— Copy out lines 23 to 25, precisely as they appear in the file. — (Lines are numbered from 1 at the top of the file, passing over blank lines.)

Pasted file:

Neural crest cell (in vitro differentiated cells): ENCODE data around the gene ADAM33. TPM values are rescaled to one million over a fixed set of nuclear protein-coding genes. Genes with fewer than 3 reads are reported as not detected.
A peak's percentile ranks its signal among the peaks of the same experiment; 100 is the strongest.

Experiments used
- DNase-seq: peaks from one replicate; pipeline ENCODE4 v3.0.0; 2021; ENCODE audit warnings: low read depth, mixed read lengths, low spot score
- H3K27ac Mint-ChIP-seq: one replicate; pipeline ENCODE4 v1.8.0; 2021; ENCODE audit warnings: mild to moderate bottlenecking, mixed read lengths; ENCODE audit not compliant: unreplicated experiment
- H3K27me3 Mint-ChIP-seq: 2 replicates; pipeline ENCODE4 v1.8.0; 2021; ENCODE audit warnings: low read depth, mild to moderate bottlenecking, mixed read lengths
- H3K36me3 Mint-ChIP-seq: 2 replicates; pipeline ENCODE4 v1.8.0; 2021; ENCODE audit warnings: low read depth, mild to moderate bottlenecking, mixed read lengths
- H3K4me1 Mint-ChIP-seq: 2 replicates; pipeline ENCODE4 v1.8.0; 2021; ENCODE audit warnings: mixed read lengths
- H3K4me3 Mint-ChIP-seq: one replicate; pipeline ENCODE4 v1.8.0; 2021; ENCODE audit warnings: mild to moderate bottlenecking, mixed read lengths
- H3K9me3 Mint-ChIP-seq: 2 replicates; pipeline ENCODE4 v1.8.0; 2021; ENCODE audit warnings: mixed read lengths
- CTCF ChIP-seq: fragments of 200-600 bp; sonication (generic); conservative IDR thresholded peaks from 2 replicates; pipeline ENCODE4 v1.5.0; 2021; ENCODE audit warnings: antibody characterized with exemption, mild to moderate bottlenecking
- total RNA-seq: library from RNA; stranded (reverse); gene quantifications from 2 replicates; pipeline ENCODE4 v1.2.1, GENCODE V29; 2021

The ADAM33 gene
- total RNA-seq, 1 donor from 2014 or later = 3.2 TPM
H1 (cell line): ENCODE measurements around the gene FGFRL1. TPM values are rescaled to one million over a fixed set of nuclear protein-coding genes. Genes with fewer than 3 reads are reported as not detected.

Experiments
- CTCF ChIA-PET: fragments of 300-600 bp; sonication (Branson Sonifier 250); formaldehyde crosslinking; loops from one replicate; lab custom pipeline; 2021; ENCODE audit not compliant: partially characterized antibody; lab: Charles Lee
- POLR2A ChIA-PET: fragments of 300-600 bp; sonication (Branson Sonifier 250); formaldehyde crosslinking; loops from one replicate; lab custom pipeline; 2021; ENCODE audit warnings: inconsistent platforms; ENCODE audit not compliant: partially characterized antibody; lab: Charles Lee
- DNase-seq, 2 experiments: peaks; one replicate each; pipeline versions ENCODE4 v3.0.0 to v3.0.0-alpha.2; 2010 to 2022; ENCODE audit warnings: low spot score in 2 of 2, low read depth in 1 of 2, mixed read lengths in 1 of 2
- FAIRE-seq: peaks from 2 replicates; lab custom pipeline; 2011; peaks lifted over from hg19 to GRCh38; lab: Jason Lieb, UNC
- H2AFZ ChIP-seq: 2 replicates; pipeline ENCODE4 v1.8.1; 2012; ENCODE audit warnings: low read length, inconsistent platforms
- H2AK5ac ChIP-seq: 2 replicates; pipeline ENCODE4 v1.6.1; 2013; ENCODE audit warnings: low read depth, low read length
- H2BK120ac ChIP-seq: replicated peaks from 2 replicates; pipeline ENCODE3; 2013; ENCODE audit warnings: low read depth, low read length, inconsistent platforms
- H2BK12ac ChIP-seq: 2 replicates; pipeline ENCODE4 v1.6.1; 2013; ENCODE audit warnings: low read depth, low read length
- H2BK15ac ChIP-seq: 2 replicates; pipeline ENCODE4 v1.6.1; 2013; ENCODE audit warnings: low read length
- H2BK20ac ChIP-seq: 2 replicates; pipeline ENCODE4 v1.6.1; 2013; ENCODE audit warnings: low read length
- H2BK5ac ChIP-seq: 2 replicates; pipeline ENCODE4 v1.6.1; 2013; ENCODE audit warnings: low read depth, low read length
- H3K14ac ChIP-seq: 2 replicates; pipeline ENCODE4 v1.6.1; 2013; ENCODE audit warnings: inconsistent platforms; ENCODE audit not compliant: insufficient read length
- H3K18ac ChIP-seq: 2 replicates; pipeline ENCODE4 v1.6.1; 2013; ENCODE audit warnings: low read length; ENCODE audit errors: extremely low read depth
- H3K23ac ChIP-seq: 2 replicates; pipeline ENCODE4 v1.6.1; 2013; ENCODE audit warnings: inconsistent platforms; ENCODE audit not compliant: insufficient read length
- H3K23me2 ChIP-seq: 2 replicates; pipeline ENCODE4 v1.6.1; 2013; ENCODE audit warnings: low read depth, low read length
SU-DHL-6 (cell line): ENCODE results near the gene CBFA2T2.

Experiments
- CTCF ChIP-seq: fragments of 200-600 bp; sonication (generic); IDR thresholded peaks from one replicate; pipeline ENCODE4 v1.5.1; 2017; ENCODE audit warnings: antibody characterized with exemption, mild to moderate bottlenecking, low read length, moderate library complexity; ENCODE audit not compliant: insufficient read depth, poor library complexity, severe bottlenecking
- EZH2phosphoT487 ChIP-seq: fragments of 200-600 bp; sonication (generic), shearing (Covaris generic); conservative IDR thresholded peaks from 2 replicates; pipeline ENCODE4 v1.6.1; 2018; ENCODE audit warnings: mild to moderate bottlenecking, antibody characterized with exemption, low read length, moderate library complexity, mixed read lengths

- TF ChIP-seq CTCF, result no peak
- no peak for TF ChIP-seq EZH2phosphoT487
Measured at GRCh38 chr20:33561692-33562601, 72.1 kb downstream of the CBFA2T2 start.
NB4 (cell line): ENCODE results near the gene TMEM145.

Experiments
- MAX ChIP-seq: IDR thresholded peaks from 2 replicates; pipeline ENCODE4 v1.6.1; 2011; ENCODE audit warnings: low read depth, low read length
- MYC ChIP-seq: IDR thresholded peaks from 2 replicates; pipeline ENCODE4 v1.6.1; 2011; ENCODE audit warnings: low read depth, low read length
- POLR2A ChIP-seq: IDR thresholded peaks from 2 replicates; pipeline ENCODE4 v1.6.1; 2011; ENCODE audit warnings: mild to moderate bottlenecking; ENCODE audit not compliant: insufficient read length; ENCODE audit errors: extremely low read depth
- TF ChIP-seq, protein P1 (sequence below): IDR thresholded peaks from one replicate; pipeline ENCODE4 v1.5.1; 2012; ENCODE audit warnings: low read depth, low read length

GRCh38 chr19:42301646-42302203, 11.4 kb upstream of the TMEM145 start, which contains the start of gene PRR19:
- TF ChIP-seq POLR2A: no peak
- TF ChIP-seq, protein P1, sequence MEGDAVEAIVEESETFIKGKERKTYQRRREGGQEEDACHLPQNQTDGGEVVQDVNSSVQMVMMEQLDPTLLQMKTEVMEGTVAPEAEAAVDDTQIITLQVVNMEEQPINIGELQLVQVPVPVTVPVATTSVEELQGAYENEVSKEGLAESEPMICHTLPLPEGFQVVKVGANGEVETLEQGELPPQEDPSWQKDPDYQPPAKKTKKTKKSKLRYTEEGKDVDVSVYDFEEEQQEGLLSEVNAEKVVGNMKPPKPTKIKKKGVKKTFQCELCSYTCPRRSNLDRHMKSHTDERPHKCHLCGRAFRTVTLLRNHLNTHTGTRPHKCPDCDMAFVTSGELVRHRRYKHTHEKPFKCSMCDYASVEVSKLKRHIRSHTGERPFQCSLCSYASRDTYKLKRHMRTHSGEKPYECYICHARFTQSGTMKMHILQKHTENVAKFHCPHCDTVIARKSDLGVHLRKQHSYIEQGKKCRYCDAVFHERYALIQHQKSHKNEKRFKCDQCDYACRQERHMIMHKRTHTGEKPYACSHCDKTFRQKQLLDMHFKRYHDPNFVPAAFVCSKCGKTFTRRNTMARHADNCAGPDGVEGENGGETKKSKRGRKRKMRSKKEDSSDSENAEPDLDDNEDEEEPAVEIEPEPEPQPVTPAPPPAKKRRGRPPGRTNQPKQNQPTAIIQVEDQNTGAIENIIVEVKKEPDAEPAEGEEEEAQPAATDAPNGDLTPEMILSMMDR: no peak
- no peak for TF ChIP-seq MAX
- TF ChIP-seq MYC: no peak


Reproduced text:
- H2BK120ac ChIP-seq: replicated peaks from 2 replicates; pipeline ENCODE3; 2013; ENCODE audit warnings: low read depth, low read length, inconsistent platforms
- H2BK12ac ChIP-seq: 2 replicates; pipeline ENCODE4 v1.6.1; 2013; ENCODE audit warnings: low read depth, low read length
- H2BK15ac ChIP-seq: 2 replicates; pipeline ENCODE4 v1.6.1; 2013; ENCODE audit warnings: low read length